My Grandmother: I hate Black Swan because it was over-the-top and absurd. It was so removed from reality that I couldn’t care about any of the characters, so it amounted to little more than shock value.

  • 6 1-18-2011 at 8:35 pm

    Speaking English said...

    It ought to win because Nina’s white swan was excellent! It shouldn’t win because Nina’s black swan was… eh, not so good. White swan = fantastic. Black swan = disappointing. White swan? Lovely! Black swan? Eek!

  • 7 1-18-2011 at 9:57 pm

    Derek 8-Track said...

    It deserves it because it would be nice to have another horror-esque film win best picture, especially if Silence of the Lambs and Rebecca didn’t do it for you.

    It shouldn’t win because, WE GET IT! Her black swan isn’t as good as her white swan.

  • 8 1-18-2011 at 11:38 pm

    le duff pascal said...

    Well, Darren Aronofsky is Nina. He could play safe by avoiding certain sequences that are almost ridiculous but he cannot stop trying, stressing Nina’s dedication but also his own. Oh come on, we feel like telling her, and we may feel the same way about his directing. The auteur’s touch.

  • 9 1-19-2011 at 8:12 am

    Joe7827 said...

    Is that you, Zuckerberg? Have you come to steal my rightful place as Best Picture of the year? I explored the psychological madness of a sympathetic character with unfettered commitment that must simultaneously be respected and loved. Both compassion and passion are unmistakably on display. I strived for perfect emotional balance, and achieved it! Also… what’s that? You didn’t get it either? Okay, you win.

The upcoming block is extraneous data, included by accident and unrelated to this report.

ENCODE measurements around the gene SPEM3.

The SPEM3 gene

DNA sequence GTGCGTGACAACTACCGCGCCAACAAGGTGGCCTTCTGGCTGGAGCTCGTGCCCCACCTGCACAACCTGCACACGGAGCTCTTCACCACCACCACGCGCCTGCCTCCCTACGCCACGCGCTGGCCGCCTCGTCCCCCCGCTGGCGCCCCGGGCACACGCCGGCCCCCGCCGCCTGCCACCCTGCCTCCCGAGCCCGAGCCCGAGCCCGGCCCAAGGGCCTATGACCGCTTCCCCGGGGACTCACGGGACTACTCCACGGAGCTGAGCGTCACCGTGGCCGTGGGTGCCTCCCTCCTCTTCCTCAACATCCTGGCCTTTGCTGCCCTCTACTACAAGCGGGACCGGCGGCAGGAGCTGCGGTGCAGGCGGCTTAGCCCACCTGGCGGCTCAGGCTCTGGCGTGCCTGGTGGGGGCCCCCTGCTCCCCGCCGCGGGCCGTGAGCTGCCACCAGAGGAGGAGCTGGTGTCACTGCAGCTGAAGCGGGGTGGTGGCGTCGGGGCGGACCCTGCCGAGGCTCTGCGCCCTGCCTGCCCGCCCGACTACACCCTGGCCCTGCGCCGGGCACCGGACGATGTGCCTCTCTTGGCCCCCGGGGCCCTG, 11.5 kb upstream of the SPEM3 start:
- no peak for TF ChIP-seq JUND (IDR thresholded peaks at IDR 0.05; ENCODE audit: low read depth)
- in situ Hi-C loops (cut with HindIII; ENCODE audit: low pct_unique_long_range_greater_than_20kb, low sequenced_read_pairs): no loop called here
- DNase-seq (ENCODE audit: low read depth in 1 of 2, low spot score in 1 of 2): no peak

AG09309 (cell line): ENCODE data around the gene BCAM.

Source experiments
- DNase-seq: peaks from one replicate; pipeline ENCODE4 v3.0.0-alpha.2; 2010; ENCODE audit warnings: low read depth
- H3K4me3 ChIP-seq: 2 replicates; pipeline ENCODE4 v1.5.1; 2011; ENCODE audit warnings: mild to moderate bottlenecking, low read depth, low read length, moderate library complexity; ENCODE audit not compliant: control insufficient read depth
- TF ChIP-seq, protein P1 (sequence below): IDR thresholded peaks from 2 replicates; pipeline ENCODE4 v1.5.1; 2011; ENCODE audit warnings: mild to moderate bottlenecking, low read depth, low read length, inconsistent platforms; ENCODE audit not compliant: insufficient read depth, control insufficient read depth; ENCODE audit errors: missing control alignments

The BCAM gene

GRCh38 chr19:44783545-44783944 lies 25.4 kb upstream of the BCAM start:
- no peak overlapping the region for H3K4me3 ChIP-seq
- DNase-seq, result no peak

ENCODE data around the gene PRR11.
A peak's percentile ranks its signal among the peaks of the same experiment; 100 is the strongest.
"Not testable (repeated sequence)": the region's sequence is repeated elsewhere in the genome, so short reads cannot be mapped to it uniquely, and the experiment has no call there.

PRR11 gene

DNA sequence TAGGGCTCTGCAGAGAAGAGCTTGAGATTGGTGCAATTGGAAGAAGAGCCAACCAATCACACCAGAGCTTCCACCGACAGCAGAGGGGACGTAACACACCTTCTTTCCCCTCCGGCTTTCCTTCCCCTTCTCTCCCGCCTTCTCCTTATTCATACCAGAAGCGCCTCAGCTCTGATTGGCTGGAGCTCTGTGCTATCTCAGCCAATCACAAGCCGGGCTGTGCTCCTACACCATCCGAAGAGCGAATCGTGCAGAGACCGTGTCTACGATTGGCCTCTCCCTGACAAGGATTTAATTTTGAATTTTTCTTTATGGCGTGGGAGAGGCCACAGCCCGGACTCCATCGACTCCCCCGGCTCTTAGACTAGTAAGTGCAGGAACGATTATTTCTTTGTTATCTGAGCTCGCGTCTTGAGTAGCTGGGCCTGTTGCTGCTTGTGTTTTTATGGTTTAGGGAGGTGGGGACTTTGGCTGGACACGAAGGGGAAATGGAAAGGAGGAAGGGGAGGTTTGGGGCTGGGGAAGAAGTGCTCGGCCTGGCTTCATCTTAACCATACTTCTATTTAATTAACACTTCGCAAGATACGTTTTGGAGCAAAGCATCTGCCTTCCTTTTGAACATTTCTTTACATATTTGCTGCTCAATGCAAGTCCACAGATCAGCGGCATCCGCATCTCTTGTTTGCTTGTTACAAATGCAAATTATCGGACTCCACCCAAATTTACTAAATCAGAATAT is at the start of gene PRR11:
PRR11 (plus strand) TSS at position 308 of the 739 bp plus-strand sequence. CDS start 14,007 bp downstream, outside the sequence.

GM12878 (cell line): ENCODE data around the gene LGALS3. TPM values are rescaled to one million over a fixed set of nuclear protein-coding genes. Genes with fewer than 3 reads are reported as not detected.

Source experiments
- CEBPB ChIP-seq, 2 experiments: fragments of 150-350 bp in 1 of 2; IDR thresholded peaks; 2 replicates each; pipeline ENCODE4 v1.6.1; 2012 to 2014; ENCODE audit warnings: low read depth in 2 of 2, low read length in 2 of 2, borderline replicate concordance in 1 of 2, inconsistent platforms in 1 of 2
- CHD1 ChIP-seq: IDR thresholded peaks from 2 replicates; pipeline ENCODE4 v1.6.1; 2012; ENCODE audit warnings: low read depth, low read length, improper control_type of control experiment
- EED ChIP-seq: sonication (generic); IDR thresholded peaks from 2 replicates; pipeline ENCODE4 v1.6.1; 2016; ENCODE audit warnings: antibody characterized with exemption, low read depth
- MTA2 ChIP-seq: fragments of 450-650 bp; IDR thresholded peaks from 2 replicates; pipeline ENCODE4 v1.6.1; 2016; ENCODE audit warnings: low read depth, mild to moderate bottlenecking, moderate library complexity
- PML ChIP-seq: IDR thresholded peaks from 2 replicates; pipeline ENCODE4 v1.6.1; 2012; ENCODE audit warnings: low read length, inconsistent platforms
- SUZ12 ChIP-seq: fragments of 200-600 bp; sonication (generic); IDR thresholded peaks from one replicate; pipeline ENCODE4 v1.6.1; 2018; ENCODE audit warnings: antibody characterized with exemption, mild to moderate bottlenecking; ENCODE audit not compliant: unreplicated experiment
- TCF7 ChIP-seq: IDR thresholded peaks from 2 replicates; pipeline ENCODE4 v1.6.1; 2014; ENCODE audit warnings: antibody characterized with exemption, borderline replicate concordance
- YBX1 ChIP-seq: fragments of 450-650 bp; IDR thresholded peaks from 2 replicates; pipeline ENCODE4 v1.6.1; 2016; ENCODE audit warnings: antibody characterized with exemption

• 10 1-19-2011 at 9:52 am

    denny said...

    Black Swan deserves to win because it was braver than any other film (in the running) this year, and was actually successful, with the best below-the-line work of the year.

    It doesn’t deserve to win because… the screenplay, the foundation of the film… isn’t as strong as it should be.

    Oooooooooh, that was painful.

  • 11 1-19-2011 at 10:39 am

    CarterR said...

    It should lose because a Portman-Kunis lesbian scene is cheap, women literally turning into swans is silly and the psychology was too externalized. It should win because somehow the lesbian scene wasn’t cheap, I didn’t scoff at the swan transformation and the complex psychology was not at all compromised.

  • 12 1-19-2011 at 1:27 pm

    CarterR said...

    (Did I mention I would slide into the ‘best boyfriend in history’ title if I won this?)

  • 13 1-20-2011 at 2:08 pm

    Cara Watt said...